UK Defence Advsior Seeks Normalcy in ME

Lieutenant General Sir John Lorimer, Senior Advisor, Middle East

“The UK has been clear that a diplomatic solution remains the key focus of our efforts and we call on all actors to de-escalate current tensions,” said Lieutenant General Sir John Lorimer, Senior Advisor, Middle East. He was talking to Binsal Abdulkader, a journalist with official UAE news agency WAM

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Lieutenant General Sir John Lorimer, Senior Advisor, Middle East

The UK’s current military deployments in the Middle East are not a direct response to the existing US-Iran tensions in the region, according to a top British defence official.

“The current UK deployments are pre-planned and are not a direct response [to the existing tensions],” Lieutenant General Sir John Lorimer, the UK’s Defence Senior Advisor to the Middle East, who recently visited the UAE, told the Emirates News Agency, WAM.

“Our continued military presence demonstrates this intent. We have over 1500 personnel permanently stationed in the region, along with several Royal Navy ships and some of the most advanced military aircraft,” he added.

The British official, however, affirmed that his country is seeking a diplomatic solution and a de-escalation of the tensions.

“The UK has been clear that a diplomatic solution remains the key focus of our efforts and we call on all actors to de-escalate current tensions,” he said.

“In targeting civilian shipping, international norms have been violated. It is essential that trade is able to pass safely through international waters in this region and we are working closely with our partners to restore maritime security in the Gulf,” he added.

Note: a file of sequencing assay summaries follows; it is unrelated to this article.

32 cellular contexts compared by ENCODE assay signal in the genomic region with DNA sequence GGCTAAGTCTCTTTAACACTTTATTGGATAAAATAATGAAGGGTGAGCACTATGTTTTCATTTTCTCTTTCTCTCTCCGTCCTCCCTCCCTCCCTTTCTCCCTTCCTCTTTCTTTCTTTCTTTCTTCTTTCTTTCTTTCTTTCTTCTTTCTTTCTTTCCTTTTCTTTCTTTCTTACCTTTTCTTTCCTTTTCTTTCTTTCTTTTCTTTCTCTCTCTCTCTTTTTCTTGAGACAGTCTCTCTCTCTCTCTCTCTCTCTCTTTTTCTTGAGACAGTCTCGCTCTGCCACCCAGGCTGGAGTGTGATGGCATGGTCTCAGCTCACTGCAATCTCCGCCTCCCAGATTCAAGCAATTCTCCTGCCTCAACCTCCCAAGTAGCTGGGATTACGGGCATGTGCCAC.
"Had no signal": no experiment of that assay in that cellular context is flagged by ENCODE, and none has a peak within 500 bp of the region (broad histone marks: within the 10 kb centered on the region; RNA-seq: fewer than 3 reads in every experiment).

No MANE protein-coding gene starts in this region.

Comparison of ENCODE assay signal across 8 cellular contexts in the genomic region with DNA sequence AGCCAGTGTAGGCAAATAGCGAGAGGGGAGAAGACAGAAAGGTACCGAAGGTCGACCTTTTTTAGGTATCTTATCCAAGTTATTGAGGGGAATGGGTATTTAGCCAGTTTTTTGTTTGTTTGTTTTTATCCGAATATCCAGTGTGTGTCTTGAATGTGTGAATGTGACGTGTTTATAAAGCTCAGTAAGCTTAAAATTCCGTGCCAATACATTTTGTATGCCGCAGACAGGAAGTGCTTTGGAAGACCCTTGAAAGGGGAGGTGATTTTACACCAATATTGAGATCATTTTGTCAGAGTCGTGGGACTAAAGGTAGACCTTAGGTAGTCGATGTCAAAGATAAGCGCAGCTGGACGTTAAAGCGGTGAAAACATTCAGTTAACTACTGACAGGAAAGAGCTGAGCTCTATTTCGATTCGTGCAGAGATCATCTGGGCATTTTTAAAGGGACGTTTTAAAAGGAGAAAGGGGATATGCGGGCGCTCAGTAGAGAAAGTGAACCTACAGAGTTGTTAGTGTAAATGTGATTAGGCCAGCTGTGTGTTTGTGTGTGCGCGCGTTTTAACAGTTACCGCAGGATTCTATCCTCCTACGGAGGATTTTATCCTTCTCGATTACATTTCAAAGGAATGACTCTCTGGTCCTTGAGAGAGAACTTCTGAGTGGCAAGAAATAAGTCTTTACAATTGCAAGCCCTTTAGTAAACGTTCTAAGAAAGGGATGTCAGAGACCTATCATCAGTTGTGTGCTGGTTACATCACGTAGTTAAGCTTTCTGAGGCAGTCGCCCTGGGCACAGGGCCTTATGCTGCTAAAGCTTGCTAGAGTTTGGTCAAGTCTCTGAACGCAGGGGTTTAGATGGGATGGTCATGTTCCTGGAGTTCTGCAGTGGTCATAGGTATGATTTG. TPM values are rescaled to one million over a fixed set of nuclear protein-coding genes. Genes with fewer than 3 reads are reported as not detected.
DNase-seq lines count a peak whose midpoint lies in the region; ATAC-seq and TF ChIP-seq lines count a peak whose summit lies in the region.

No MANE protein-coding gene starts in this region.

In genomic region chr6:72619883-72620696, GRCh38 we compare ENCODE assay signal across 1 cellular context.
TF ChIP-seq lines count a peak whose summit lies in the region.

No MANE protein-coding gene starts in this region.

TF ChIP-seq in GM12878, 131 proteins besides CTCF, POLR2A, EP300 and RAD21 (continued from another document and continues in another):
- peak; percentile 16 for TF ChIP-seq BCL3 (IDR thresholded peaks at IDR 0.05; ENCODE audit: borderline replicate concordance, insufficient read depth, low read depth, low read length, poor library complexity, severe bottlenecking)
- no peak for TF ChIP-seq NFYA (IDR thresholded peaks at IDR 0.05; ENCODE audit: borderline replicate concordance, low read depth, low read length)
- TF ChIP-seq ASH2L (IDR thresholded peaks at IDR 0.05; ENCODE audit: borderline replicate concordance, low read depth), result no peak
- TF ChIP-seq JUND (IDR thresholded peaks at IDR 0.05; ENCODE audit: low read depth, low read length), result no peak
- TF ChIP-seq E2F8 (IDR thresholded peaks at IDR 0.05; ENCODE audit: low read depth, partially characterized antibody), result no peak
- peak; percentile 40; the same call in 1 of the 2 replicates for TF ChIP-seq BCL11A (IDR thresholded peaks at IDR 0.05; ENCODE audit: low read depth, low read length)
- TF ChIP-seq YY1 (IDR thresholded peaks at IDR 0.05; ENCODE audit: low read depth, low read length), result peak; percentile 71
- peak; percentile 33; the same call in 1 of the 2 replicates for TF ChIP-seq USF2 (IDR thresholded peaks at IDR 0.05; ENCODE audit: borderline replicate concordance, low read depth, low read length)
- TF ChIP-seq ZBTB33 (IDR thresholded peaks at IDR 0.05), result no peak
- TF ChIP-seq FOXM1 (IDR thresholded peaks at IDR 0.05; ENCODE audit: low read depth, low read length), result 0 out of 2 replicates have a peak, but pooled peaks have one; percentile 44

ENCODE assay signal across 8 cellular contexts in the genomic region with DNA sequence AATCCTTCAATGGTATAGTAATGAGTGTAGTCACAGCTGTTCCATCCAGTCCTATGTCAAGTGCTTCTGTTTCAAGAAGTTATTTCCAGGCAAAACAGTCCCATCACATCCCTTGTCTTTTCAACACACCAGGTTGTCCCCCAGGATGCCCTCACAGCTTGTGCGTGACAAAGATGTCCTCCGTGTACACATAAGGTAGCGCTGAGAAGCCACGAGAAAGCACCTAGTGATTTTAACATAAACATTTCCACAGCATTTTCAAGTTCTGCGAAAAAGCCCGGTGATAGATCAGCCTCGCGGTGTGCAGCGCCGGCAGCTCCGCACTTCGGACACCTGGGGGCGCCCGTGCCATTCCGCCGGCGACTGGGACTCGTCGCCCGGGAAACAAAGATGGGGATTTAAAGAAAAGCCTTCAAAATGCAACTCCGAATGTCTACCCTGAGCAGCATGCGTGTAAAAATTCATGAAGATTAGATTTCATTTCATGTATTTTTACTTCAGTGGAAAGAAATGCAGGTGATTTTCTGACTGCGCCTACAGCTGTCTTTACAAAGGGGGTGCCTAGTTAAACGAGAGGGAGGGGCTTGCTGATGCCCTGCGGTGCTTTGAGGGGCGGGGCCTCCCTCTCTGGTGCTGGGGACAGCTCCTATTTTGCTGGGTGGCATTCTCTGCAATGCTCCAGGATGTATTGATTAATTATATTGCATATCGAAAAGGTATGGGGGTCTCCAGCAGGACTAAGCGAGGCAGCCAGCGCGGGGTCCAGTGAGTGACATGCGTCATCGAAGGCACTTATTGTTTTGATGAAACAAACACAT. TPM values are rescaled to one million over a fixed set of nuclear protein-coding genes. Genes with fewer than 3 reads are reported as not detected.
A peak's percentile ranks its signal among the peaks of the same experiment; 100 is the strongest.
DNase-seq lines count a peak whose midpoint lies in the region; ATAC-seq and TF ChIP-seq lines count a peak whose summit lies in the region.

The UK, along with the US and European partners, have recently expressed their concern at Iran’s announcement that it has exceeded the Joint Comprehensive Plan of Action, JCPoA, stockpile limit for low enriched uranium.

TEHRAN, Feb. 26, 2019 (Xinhua) -- Photo taken on Feb. 11, 2019 shows Iranian Foreign Minister Mohammad Javad Zarif attending a press conference in Beirut, Lebanon. Mohammad Javad Zarif seemed to have announced resignation on Feb. 25, 2018 through social media. "Thanks for the great and brave Iranians and my colleagues, but I apologize for my failure to serve you and some flaws in my work," Zarif said on his Instagram account. (Xinhua/Bilal Jawich/IANS) by .
Iranian Foreign Minister Mohammad Javad Zarif

Talking about that, Sir John Lorimer said, “We have been consistent and clear that our commitment to the nuclear deal depends on full compliance by Iran. We regret this decision by them, which calls into question an essential instrument of nuclear non-proliferation.”

“The UK urges Iran to reverse this step and to refrain from further measures that undermine the nuclear deal. We are urgently considering next steps under the terms of the JCPoA in close coordination with other JCPoA participants,” he added.

The UK’s Defense Senior Advisor to the Middle East praised the UAE Armed Forces, describing it as “one of the most experienced and capable militaries in the region.”

“It is an honour for the UK to have such a strong and longstanding relationship with the UAE Army.

“We continue to support a regular programme of training, advice and exercises, in line with mutual development objectives. The UK remains committed to promoting regional stability and security through our work with the UAE Armed Forces,” he added.

His visit, last month, to the UAE was the third this year. He said during the last visit that “the longstanding friendship between the UAE and the UK runs deeper than defence engagement and trust remains critical to our success.”

The UK remains strongly committed to working with all regional partners to develop modern, capable and agile armed forces, he emphasised. “In support of this objective, we hosted a meeting of military leaders from across the region on 4 July [in the UK],” said the veteran military official.